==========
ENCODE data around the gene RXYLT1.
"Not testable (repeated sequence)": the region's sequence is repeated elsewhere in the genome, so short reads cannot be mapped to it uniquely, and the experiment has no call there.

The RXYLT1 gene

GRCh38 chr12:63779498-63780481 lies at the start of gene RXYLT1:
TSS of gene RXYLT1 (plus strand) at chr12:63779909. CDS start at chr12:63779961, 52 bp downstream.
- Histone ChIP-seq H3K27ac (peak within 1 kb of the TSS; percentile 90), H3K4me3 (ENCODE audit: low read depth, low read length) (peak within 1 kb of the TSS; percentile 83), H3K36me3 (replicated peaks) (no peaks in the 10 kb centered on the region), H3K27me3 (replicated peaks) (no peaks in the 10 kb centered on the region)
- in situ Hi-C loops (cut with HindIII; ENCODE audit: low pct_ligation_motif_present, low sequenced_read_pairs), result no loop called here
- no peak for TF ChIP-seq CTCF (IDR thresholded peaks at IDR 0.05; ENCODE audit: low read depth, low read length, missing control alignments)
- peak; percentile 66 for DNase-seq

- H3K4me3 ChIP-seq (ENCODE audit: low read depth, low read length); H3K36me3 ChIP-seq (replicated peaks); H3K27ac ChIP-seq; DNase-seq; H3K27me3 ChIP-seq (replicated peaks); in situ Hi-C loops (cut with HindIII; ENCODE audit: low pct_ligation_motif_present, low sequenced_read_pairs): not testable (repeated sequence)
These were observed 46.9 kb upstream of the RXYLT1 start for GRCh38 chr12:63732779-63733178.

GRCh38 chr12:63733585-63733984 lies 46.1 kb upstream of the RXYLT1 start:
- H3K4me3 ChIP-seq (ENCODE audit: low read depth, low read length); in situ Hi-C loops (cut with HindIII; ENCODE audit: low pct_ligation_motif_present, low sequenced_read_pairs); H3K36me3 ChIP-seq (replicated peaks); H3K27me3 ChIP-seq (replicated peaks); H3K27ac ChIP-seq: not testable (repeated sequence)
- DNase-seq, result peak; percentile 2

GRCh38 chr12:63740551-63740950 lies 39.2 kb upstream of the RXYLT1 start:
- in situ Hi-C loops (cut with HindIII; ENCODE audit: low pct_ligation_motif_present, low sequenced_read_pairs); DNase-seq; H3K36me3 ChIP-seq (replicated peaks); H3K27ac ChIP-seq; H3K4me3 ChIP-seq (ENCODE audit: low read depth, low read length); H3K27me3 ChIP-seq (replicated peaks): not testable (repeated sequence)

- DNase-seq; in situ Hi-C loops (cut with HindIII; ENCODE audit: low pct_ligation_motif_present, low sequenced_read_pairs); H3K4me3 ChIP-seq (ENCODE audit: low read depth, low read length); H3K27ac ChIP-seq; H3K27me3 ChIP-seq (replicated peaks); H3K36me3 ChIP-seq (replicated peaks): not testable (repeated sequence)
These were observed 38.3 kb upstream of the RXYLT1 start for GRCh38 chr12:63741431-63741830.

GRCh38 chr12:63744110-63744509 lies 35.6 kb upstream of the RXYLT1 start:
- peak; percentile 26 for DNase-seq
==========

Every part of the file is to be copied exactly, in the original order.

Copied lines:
ENCODE data around the gene RXYLT1.
"Not testable (repeated sequence)": the region's sequence is repeated elsewhere in the genome, so short reads cannot be mapped to it uniquely, and the experiment has no call there.

The RXYLT1 gene

GRCh38 chr12:63779498-63780481 lies at the start of gene RXYLT1:
TSS of gene RXYLT1 (plus strand) at chr12:63779909. CDS start at chr12:63779961, 52 bp downstream.
- Histone ChIP-seq H3K27ac (peak within 1 kb of the TSS; percentile 90), H3K4me3 (ENCODE audit: low read depth, low read length) (peak within 1 kb of the TSS; percentile 83), H3K36me3 (replicated peaks) (no peaks in the 10 kb centered on the region), H3K27me3 (replicated peaks) (no peaks in the 10 kb centered on the region)
- in situ Hi-C loops (cut with HindIII; ENCODE audit: low pct_ligation_motif_present, low sequenced_read_pairs), result no loop called here
- no peak for TF ChIP-seq CTCF (IDR thresholded peaks at IDR 0.05; ENCODE audit: low read depth, low read length, missing control alignments)
- peak; percentile 66 for DNase-seq

- H3K4me3 ChIP-seq (ENCODE audit: low read depth, low read length); H3K36me3 ChIP-seq (replicated peaks); H3K27ac ChIP-seq; DNase-seq; H3K27me3 ChIP-seq (replicated peaks); in situ Hi-C loops (cut with HindIII; ENCODE audit: low pct_ligation_motif_present, low sequenced_read_pairs): not testable (repeated sequence)
These were observed 46.9 kb upstream of the RXYLT1 start for GRCh38 chr12:63732779-63733178.

GRCh38 chr12:63733585-63733984 lies 46.1 kb upstream of the RXYLT1 start:
- H3K4me3 ChIP-seq (ENCODE audit: low read depth, low read length); in situ Hi-C loops (cut with HindIII; ENCODE audit: low pct_ligation_motif_present, low sequenced_read_pairs); H3K36me3 ChIP-seq (replicated peaks); H3K27me3 ChIP-seq (replicated peaks); H3K27ac ChIP-seq: not testable (repeated sequence)
- DNase-seq, result peak; percentile 2

GRCh38 chr12:63740551-63740950 lies 39.2 kb upstream of the RXYLT1 start:
- in situ Hi-C loops (cut with HindIII; ENCODE audit: low pct_ligation_motif_present, low sequenced_read_pairs); DNase-seq; H3K36me3 ChIP-seq (replicated peaks); H3K27ac ChIP-seq; H3K4me3 ChIP-seq (ENCODE audit: low read depth, low read length); H3K27me3 ChIP-seq (replicated peaks): not testable (repeated sequence)

- DNase-seq; in situ Hi-C loops (cut with HindIII; ENCODE audit: low pct_ligation_motif_present, low sequenced_read_pairs); H3K4me3 ChIP-seq (ENCODE audit: low read depth, low read length); H3K27ac ChIP-seq; H3K27me3 ChIP-seq (replicated peaks); H3K36me3 ChIP-seq (replicated peaks): not testable (repeated sequence)
These were observed 38.3 kb upstream of the RXYLT1 start for GRCh38 chr12:63741431-63741830.

GRCh38 chr12:63744110-63744509 lies 35.6 kb upstream of the RXYLT1 start:
- peak; percentile 26 for DNase-seq